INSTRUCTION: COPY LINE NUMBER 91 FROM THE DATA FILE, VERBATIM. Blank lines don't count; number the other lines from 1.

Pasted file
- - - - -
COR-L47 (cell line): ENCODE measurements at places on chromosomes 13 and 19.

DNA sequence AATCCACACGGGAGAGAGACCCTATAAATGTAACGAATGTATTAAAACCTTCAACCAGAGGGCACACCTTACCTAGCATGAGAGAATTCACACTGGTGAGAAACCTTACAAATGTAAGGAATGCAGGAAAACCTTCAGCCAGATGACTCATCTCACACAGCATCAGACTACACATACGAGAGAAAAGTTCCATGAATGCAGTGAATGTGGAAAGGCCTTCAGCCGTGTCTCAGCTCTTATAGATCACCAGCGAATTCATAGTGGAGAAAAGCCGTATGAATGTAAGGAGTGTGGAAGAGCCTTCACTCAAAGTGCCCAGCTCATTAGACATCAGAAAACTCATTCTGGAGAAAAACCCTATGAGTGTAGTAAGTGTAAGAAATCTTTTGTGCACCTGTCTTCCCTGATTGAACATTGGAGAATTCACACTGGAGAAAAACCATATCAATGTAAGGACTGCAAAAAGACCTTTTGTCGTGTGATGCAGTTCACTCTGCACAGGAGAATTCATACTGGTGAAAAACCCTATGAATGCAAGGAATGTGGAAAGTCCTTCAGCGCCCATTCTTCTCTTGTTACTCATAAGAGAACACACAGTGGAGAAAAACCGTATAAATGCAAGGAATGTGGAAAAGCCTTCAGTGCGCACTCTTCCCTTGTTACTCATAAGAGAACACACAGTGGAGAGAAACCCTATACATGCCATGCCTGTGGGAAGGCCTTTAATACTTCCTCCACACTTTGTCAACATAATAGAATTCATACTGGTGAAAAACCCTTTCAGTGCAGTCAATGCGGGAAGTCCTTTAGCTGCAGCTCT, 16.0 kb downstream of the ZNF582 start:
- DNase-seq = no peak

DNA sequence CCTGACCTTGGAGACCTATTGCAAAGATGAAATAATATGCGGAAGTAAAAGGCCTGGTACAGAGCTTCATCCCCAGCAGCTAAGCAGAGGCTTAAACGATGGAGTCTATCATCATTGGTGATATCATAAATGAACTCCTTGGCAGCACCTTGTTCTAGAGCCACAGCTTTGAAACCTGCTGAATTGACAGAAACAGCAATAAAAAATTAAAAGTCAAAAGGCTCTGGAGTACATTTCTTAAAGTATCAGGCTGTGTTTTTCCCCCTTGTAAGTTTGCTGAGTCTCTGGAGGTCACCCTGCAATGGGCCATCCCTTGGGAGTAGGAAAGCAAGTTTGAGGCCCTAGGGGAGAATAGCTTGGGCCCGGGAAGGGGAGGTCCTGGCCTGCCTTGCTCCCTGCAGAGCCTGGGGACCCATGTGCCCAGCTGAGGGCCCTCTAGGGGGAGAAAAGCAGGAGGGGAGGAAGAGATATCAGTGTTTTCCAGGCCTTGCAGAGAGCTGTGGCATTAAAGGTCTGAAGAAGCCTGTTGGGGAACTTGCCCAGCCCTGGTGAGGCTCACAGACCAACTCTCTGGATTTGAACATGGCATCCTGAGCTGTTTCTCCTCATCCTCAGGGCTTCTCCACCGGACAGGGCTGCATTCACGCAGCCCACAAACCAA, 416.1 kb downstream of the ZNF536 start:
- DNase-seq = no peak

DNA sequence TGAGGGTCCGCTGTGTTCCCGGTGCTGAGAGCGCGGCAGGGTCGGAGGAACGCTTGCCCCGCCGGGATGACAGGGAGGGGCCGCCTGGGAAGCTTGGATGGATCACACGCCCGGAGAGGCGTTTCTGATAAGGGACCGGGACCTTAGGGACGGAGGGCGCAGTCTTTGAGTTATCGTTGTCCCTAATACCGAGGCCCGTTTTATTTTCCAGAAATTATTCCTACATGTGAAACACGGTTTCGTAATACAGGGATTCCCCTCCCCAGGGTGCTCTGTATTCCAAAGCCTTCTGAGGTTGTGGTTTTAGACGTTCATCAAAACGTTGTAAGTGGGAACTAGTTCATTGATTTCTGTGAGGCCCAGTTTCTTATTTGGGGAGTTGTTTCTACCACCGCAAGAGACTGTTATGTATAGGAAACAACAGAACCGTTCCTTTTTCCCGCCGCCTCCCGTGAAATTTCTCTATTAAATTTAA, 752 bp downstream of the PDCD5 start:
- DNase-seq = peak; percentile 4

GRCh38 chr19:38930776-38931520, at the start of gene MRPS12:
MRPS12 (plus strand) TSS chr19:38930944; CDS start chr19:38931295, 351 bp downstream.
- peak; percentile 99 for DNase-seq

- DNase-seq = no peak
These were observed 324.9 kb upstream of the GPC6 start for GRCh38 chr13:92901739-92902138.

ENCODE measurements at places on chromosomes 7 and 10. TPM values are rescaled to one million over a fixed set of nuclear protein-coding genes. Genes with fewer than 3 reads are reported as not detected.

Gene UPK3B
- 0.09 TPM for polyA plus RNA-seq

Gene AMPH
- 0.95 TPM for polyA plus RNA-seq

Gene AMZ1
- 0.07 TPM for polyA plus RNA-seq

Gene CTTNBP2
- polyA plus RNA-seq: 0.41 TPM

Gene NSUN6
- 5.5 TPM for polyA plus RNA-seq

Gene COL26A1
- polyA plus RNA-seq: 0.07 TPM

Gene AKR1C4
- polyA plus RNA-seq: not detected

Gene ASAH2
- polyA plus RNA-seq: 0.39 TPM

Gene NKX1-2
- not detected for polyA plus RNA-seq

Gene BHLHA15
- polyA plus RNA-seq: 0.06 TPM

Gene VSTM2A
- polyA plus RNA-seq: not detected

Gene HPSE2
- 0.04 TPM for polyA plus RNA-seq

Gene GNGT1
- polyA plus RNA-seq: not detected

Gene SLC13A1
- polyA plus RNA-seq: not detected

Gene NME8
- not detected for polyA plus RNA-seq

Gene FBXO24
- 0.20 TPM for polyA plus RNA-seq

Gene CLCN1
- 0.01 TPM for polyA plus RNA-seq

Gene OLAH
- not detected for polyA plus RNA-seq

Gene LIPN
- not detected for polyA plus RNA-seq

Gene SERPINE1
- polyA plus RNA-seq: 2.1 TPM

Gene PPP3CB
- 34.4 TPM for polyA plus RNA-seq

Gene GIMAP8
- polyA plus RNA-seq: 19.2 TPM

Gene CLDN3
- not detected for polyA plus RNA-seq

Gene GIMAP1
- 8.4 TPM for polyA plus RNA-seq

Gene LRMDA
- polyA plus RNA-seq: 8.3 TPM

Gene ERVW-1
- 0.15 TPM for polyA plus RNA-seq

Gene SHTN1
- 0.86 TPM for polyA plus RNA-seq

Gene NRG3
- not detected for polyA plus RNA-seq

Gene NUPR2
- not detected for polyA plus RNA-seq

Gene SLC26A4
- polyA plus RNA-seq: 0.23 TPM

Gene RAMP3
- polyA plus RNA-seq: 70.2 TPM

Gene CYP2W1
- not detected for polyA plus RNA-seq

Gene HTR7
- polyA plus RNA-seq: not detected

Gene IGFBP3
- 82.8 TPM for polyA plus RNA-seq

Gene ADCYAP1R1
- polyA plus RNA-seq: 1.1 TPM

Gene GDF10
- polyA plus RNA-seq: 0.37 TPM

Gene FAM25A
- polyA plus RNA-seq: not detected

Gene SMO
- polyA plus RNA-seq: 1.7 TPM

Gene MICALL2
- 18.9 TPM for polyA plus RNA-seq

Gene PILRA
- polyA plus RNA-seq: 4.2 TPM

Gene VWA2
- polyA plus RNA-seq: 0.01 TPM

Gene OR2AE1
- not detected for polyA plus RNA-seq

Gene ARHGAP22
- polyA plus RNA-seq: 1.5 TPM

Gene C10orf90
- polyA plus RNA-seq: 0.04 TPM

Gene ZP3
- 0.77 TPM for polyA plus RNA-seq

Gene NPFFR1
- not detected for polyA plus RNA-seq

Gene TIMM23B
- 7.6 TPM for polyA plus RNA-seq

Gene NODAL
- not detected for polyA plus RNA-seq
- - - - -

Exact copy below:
- 18.9 TPM for polyA plus RNA-seq